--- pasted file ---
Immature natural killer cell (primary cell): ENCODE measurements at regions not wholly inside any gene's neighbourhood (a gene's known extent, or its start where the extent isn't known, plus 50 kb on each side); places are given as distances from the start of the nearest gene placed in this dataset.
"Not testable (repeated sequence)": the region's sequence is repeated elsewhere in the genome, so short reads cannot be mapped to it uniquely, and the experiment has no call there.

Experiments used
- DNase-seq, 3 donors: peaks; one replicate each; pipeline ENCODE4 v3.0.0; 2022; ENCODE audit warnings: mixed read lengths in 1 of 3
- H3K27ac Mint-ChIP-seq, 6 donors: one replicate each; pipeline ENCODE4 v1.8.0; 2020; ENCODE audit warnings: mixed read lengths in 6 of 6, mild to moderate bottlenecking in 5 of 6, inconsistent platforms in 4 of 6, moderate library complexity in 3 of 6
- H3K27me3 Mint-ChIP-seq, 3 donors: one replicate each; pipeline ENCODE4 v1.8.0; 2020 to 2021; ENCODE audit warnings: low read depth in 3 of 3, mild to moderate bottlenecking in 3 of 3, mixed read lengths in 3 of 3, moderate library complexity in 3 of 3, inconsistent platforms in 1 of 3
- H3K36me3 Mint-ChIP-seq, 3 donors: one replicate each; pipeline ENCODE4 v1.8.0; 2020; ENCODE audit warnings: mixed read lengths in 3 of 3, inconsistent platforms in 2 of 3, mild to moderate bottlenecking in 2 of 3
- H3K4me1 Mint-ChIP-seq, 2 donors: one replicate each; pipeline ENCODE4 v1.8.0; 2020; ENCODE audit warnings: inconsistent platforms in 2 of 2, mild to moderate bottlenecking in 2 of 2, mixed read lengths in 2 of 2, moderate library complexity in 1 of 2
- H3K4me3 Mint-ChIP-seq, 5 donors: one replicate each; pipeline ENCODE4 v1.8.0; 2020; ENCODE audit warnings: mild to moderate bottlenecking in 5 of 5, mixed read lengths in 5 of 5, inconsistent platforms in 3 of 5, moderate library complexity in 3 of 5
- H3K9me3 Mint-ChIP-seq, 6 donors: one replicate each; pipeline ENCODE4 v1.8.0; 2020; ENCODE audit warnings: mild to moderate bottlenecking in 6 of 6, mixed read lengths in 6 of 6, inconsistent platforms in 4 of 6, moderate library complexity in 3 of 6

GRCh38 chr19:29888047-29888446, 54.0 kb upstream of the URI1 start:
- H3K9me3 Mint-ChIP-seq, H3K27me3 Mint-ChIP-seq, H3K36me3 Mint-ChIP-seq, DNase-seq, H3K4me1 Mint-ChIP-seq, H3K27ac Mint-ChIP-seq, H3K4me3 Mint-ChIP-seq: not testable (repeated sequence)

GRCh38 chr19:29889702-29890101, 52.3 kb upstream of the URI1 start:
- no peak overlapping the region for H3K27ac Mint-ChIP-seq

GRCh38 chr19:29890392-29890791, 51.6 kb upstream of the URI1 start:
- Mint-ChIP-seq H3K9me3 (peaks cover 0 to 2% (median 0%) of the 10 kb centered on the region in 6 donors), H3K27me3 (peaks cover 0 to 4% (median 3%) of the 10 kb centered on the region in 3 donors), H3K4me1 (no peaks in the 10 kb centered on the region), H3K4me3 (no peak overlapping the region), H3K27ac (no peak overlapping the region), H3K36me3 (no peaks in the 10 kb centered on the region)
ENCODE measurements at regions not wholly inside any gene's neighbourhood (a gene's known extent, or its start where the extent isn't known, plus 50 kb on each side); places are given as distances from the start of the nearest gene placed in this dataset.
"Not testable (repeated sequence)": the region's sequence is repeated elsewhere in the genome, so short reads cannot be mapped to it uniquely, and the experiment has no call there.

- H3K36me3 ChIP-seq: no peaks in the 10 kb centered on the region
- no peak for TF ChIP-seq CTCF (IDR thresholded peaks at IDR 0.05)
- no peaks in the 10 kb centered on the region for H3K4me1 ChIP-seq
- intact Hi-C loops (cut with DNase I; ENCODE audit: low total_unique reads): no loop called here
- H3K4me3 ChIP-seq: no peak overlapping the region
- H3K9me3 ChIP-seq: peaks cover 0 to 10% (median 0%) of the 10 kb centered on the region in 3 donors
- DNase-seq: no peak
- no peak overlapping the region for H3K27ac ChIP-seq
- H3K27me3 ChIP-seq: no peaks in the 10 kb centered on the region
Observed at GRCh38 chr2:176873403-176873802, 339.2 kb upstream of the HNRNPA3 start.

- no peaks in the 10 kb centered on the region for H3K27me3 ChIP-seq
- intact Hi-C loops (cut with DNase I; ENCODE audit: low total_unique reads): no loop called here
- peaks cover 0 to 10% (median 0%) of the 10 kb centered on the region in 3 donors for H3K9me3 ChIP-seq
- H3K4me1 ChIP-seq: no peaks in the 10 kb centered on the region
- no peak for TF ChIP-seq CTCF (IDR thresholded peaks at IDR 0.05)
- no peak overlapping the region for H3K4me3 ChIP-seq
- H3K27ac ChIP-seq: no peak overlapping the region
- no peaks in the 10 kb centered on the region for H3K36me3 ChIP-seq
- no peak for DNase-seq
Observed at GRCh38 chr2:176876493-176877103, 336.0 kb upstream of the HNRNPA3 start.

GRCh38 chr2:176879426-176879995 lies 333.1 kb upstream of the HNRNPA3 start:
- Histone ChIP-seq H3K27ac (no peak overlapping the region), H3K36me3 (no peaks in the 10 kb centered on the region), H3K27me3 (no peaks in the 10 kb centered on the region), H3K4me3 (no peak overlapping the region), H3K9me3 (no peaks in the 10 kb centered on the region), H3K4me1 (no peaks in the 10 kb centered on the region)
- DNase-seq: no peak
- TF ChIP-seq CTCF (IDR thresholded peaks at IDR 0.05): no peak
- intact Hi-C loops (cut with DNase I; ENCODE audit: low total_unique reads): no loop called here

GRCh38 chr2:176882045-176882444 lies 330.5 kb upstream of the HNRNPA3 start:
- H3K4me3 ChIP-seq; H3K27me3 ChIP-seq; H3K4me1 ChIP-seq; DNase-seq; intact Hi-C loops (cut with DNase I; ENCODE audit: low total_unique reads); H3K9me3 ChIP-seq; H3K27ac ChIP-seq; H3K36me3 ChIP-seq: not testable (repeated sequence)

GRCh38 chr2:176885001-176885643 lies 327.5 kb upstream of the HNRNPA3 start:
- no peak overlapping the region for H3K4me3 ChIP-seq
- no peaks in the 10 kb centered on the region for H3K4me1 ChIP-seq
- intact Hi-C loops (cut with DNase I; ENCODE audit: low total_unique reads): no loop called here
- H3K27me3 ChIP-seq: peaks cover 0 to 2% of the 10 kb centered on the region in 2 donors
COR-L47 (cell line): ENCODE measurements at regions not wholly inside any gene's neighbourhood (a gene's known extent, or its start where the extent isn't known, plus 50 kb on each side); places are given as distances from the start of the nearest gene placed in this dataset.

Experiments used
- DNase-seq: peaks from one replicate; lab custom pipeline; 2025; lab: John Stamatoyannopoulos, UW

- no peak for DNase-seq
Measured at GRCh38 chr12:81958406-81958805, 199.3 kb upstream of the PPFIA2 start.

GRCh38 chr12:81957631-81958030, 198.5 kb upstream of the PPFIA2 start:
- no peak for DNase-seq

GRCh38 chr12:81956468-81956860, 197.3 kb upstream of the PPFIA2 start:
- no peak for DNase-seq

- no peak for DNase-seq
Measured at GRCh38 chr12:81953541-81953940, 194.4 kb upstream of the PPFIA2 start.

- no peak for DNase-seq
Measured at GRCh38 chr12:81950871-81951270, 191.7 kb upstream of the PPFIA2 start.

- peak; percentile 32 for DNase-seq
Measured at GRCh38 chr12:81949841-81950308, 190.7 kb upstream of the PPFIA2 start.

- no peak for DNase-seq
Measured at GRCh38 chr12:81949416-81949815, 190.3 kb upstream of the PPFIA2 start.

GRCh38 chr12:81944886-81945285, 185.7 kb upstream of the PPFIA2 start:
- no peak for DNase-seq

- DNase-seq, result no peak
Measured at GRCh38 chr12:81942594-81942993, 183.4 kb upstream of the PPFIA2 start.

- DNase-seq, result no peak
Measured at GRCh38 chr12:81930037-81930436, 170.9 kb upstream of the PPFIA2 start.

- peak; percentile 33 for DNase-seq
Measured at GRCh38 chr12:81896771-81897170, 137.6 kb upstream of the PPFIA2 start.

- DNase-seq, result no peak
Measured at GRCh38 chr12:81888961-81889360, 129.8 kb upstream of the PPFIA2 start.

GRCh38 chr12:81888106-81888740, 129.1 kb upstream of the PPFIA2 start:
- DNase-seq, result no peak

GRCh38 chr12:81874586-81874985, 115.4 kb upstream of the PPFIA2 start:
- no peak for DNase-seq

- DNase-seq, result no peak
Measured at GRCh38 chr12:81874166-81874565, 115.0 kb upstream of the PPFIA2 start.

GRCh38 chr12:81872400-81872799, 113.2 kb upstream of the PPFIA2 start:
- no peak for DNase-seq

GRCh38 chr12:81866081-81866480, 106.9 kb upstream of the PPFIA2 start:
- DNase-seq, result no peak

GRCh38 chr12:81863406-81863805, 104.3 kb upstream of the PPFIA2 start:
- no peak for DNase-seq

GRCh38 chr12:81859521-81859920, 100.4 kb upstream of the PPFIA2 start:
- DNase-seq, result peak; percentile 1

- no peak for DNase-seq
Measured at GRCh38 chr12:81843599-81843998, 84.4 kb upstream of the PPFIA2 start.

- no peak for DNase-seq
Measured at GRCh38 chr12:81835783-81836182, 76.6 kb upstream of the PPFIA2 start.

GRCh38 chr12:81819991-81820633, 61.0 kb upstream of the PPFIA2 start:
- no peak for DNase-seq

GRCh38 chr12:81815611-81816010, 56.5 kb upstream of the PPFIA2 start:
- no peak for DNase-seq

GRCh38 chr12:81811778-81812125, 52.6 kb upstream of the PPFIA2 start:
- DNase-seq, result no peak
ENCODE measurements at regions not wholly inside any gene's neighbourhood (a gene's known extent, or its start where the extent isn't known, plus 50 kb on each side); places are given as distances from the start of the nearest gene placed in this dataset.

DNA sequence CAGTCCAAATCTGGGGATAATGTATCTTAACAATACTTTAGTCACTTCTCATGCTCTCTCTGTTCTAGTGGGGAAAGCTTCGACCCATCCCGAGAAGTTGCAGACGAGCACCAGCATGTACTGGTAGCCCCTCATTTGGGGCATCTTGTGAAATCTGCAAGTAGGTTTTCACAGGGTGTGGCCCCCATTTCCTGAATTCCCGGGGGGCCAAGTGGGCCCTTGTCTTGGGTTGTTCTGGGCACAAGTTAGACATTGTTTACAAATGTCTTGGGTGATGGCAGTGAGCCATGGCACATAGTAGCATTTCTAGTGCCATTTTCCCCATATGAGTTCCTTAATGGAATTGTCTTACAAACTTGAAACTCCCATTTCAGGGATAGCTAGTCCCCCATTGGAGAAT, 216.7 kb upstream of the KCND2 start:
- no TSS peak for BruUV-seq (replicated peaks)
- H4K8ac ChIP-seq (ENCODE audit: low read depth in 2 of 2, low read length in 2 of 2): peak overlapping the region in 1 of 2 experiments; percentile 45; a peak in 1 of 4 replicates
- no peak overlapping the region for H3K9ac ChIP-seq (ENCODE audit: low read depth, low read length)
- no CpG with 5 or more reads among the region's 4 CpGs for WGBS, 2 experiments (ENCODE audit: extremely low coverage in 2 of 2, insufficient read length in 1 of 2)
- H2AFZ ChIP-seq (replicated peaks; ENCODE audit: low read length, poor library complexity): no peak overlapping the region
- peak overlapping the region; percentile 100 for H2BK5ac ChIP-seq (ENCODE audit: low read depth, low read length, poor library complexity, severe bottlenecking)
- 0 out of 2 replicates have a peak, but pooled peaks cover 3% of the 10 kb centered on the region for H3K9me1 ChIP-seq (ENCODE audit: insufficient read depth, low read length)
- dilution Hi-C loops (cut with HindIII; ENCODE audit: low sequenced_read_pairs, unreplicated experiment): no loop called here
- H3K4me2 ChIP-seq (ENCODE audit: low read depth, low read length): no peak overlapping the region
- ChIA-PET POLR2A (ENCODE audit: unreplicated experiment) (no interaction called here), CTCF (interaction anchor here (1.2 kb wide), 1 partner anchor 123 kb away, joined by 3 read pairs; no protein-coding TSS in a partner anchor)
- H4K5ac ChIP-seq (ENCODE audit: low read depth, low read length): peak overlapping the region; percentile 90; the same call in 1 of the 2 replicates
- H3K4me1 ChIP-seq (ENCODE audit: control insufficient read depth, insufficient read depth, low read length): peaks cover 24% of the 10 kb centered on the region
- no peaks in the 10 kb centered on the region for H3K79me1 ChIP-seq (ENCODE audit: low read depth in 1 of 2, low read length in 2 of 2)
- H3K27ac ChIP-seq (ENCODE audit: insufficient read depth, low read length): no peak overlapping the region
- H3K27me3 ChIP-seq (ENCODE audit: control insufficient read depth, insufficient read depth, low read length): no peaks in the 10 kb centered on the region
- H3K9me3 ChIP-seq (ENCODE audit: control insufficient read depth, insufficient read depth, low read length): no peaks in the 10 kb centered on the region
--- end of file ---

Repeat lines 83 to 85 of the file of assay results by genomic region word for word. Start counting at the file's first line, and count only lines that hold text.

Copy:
Measured at GRCh38 chr12:81874166-81874565, 115.0 kb upstream of the PPFIA2 start.

GRCh38 chr12:81872400-81872799, 113.2 kb upstream of the PPFIA2 start:
- no peak for DNase-seq